#6. Constant Mists
Constant Mists’s buyback cost can be a pretty steep one, but it can help keep you in the game for several turns. This card also has the advantage that there are quite a few ways to play lands from your graveyard in green, so it has some nice synergies you can build into your deck.
Are you going to create dozens and dozens of spider tokens with Arachnogenesis? Probably not. But even half a dozen 2/2 tokens can make a massive difference on the field, especially if your opponent just attacked with that many creatures. It probably also means they don’t have many blockers left.
#4. Spike Weaver
Maybe it won’t be the very best in many decks, but Spike Weaver can prove to be a great way to prevent combat damage. Playing it in a +1/+1 counters or proliferate focused deck can keep it consistently big so that it’s both useful as a creature and as a repeatable Fog. For a colorless mana, too! Even at its worst, it’s still three Fogs on a body.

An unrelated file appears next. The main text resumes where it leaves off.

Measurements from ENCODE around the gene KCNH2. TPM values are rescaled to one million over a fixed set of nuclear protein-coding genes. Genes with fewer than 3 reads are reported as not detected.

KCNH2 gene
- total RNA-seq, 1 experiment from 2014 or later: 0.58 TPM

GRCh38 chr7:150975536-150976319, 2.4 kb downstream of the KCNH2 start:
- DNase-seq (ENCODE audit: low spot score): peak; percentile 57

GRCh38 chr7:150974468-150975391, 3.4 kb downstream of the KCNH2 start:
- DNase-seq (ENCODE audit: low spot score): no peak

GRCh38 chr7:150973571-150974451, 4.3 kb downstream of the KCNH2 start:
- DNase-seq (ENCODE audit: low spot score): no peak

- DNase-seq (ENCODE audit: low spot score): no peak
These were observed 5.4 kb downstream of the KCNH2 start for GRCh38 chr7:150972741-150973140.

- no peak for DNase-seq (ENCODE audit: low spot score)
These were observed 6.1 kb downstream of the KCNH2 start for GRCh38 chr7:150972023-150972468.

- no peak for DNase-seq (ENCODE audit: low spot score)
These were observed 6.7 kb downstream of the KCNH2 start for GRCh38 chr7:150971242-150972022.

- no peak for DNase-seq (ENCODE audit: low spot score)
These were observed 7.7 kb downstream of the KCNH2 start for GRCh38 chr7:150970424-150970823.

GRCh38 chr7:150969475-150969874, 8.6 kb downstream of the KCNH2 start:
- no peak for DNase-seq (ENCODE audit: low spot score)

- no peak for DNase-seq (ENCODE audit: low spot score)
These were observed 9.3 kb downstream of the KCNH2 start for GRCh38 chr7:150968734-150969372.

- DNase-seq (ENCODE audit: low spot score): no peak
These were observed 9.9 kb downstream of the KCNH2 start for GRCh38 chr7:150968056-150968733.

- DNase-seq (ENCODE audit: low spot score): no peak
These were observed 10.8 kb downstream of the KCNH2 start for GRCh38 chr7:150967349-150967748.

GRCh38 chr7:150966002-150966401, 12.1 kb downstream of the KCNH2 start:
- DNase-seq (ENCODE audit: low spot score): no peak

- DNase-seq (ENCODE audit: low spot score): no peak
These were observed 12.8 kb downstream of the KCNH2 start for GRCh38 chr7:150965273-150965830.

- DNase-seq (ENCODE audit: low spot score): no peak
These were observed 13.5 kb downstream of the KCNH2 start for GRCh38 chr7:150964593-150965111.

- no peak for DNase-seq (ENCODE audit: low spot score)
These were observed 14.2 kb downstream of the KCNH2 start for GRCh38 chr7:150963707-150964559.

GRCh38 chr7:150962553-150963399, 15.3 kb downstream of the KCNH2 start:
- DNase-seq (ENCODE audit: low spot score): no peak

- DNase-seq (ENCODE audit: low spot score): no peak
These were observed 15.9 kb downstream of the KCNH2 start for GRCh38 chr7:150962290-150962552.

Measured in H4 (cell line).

Fog is everyone’s first damage prevention card. It’s an absolute staple of Magic (or at least it used to be almost 20 years ago, don’t judge me). It’s kind of like Shivan Dragon. Absolute newcomers to the game think it’s an incredible card. The more you play, the more you realize it’s a pretty limited card that isn’t as strong as it seems. Then you become even more experienced and realize that, while it’s not as strong as you had come to think, it’s definitely far from a bad card and can be great in certain circumstances.
#2. Spore Frog